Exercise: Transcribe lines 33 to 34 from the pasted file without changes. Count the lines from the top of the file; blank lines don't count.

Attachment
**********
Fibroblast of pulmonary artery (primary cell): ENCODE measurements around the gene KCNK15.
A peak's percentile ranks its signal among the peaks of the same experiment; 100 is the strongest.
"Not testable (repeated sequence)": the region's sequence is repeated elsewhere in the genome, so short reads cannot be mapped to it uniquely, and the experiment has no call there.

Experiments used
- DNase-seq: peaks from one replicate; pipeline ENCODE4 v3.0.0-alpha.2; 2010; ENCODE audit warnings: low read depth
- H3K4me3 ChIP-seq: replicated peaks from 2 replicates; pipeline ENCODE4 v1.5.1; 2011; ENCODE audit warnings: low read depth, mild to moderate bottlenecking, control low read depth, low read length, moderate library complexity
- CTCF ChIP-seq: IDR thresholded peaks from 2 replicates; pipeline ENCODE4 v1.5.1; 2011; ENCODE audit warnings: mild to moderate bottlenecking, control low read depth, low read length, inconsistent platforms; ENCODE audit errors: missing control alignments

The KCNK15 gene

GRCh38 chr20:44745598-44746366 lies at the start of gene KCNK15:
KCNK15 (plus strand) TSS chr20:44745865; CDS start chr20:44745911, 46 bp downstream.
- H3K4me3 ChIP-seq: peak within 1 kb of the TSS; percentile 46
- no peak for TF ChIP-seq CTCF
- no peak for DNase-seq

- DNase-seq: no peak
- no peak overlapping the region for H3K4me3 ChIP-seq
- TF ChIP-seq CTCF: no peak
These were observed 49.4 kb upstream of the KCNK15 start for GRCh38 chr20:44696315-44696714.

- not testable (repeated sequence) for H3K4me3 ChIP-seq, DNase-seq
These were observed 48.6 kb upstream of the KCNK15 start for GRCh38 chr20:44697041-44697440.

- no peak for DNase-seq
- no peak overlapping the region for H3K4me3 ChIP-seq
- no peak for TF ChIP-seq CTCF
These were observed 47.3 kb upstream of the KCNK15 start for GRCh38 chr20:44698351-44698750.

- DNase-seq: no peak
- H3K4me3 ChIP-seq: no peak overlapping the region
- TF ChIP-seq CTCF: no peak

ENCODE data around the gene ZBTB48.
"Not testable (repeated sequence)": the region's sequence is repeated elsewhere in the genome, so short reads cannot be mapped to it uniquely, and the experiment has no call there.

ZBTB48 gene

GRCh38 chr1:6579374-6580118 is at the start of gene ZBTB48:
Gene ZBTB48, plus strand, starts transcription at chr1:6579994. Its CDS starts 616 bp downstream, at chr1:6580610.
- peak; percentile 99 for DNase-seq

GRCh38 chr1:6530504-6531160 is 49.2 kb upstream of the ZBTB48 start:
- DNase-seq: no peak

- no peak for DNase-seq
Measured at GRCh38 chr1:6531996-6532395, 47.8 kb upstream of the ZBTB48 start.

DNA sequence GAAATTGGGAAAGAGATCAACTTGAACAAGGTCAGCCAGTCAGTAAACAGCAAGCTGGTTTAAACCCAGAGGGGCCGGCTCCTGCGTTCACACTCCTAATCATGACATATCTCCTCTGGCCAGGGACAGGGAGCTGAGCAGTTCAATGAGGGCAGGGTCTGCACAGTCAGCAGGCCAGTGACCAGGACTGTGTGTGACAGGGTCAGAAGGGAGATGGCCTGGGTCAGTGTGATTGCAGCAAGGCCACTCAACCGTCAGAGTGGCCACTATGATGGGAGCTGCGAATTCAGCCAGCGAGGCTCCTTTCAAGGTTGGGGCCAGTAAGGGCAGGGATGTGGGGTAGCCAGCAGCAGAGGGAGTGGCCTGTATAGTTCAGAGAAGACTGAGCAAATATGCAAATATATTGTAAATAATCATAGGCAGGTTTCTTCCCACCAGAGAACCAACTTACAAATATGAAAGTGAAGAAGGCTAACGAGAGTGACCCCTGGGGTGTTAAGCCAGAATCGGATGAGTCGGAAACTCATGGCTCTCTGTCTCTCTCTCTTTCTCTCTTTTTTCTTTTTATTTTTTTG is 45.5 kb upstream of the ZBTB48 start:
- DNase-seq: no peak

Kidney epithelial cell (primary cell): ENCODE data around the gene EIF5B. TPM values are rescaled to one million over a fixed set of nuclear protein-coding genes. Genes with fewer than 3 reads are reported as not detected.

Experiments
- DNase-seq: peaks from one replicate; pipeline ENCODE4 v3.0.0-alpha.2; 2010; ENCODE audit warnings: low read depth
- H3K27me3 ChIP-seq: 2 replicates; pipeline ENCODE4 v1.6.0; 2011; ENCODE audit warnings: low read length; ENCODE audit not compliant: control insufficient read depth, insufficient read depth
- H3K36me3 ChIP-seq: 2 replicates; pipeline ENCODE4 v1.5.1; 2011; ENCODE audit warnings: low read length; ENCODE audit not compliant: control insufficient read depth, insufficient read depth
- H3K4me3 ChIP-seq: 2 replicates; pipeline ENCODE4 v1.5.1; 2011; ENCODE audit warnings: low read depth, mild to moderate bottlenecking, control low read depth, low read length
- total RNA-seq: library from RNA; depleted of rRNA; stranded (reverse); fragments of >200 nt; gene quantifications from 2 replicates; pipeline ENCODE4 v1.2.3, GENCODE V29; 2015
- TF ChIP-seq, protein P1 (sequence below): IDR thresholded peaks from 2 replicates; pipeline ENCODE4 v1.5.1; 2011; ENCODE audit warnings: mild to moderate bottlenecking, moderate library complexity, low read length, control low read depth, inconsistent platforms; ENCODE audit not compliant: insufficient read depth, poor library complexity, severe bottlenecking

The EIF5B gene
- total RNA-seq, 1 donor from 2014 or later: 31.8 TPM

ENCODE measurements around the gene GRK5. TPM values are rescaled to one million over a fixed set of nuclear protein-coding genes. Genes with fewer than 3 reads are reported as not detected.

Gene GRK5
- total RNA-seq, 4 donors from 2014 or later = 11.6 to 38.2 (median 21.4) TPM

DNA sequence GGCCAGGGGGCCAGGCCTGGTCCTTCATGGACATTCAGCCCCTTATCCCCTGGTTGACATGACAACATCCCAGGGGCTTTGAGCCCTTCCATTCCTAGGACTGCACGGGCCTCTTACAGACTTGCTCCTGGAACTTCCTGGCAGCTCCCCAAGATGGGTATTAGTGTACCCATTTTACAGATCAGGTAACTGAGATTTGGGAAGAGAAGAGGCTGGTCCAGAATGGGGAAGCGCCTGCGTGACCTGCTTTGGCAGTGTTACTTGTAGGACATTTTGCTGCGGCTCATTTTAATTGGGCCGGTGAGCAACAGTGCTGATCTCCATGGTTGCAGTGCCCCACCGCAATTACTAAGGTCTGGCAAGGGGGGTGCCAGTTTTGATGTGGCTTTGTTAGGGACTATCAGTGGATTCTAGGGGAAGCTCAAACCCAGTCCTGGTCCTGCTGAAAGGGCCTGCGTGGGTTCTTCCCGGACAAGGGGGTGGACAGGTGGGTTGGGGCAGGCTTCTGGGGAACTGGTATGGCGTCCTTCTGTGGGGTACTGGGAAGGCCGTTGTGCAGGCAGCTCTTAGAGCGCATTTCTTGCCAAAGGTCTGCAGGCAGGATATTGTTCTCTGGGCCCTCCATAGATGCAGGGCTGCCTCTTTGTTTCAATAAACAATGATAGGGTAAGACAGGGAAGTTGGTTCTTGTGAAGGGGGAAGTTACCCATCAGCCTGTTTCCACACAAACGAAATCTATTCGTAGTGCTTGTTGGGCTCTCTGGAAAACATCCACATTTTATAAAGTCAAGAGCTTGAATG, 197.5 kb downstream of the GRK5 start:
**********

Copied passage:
GRCh38 chr1:6530504-6531160 is 49.2 kb upstream of the ZBTB48 start:
- DNase-seq: no peak